Read More: 9 Translated Dystopian Novels
A simple but intelligent sci-fi novel:
Flowers for Algernon
You might have heard of Flowers for Algernon. It’s often touted as the sci-fi novel nobody has read. One of the smartest and most insightful sci-fi novels ever written. And all of that is very true. But this book is also written with a welcome simplicity that makes it a treat for readers of all kinds. It’s also a book that had me bawling.
Our protagonist is Charlie, a man with an IQ of 68, and the titular Algernon is a mouse. Algernon was the subject of an experiment to raise intelligence, and Charlie is to be the subject of the experiment’s first human trial. Written as Charlie’s diary, the novel begins with bad spelling and no grammar; as Charlie grows more intelligent, his writing evolves, and his vocabulary expands. But the weight of the world grows heavier, as a result.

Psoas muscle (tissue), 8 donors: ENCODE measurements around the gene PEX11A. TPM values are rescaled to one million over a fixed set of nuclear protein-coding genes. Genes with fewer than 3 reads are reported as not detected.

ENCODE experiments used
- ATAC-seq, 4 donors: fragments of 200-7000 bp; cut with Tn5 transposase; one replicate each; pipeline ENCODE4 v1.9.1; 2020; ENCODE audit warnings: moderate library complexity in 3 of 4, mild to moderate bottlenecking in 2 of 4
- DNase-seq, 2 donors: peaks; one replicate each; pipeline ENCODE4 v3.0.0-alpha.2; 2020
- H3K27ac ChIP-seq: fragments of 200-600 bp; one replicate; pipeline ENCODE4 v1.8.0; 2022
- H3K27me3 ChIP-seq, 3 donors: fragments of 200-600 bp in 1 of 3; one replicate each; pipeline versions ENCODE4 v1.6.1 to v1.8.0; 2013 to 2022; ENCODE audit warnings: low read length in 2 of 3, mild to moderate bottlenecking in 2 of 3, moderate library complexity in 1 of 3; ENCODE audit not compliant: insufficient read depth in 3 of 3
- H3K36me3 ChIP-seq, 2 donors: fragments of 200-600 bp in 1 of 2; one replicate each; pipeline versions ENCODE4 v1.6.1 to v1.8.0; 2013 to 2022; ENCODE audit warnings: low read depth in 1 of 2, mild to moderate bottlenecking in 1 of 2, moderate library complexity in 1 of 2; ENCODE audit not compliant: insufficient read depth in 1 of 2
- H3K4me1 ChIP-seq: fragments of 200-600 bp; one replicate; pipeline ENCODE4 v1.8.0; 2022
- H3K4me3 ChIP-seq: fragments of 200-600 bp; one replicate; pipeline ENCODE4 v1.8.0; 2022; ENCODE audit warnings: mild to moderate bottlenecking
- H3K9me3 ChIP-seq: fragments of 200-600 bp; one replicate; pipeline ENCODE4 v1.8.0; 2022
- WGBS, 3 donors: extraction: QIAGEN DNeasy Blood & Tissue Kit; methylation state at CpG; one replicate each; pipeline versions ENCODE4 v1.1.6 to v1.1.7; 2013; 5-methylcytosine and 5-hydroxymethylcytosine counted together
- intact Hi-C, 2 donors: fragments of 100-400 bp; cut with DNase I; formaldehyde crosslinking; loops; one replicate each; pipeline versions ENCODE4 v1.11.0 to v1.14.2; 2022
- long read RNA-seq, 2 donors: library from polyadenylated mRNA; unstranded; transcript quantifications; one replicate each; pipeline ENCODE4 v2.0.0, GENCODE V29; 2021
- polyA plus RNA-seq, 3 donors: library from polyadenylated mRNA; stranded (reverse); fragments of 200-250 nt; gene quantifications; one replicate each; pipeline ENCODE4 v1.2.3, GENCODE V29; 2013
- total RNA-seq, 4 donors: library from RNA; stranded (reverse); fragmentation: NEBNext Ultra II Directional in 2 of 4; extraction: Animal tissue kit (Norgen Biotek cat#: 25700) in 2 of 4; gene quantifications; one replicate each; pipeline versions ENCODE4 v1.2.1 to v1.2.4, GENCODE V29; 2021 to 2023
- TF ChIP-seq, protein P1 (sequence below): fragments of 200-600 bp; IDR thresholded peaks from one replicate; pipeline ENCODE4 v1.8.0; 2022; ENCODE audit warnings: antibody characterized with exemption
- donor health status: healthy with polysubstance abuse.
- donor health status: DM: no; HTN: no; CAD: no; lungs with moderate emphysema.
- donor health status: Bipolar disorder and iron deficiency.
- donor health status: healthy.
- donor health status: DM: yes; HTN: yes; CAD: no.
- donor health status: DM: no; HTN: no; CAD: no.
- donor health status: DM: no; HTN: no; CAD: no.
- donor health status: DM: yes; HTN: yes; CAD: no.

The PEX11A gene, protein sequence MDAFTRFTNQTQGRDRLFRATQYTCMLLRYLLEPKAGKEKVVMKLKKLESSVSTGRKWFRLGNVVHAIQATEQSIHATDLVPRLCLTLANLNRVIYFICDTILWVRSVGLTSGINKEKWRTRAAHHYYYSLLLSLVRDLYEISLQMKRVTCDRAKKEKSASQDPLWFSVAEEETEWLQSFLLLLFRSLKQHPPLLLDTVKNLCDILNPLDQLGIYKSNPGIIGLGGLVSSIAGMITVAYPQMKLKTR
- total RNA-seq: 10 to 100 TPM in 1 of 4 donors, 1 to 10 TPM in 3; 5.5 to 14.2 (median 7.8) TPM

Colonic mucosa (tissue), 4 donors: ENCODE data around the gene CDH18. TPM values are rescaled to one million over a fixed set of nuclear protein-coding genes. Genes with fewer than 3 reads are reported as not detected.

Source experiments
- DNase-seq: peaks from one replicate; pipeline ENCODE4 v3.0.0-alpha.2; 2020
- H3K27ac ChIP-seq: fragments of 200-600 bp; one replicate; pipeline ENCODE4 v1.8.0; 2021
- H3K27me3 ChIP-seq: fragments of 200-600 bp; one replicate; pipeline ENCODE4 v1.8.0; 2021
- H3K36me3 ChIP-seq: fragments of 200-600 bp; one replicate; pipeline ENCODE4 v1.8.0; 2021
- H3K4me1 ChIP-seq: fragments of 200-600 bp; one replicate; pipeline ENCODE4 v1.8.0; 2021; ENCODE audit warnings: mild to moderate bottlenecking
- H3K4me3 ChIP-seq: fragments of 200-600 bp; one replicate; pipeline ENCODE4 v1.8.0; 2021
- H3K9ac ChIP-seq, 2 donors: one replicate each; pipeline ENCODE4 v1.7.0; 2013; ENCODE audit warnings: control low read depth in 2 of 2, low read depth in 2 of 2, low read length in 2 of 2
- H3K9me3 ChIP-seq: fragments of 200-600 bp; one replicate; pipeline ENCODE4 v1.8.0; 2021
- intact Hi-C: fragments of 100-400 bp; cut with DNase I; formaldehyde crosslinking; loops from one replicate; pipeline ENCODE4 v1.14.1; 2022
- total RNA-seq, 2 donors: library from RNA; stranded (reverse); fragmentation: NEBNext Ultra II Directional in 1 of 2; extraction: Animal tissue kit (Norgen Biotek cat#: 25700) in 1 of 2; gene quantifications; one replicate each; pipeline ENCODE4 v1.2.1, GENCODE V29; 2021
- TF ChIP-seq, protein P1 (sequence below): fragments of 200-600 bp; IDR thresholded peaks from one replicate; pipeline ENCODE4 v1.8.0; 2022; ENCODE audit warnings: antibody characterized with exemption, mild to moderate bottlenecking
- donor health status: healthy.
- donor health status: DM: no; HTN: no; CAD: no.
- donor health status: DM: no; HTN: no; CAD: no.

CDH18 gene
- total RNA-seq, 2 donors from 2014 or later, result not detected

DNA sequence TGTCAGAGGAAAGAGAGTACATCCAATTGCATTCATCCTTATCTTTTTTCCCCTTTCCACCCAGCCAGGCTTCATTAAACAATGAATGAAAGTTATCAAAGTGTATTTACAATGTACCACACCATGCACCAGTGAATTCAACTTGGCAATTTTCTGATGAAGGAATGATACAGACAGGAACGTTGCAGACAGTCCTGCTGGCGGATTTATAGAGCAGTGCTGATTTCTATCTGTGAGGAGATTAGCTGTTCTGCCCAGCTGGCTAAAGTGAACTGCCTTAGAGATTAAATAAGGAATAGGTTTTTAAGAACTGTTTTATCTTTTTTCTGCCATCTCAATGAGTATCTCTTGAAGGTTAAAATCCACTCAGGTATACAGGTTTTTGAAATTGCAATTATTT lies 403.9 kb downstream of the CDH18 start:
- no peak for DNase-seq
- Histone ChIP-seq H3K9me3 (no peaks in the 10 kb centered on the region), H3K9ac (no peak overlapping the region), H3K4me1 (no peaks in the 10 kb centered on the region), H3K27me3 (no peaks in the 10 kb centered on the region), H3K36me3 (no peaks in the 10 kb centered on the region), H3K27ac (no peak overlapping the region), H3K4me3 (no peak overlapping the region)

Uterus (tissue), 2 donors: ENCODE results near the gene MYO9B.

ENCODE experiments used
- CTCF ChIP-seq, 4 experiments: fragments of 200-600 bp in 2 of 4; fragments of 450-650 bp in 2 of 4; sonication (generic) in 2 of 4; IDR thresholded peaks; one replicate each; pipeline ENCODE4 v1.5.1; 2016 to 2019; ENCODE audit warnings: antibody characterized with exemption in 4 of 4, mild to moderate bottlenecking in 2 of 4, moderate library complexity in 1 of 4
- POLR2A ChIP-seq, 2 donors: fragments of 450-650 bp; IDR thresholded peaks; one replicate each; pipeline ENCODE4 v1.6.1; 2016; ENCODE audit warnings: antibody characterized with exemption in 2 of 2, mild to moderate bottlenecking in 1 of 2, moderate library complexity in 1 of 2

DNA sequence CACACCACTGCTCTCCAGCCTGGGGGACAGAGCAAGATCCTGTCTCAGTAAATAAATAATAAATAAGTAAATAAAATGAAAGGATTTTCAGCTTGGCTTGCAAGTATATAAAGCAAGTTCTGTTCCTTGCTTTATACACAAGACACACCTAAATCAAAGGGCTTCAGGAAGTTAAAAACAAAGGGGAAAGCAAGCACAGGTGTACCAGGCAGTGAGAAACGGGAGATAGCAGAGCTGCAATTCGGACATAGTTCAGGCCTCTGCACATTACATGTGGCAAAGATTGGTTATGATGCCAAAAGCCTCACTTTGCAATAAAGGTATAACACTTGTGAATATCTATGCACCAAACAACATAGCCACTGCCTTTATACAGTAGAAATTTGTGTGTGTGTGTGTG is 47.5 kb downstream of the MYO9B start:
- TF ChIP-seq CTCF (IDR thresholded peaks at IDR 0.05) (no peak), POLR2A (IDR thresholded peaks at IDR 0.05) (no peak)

Never have I read a book more charming and full of humanity than Flowers for Algernon. It’s a sci-fi novel, but one without robots and space travel. It’s a human tale full of sorrow and philosophical musings. If you haven’t picked up or truly enjoyed a book for some time, grab Flowers for Algernon. You won’t regret it.
Will predominantly writes about the books of Books and Bao, examining the literature of a place and how the authors have used the art of storytelling to reflect the world and the culture around them.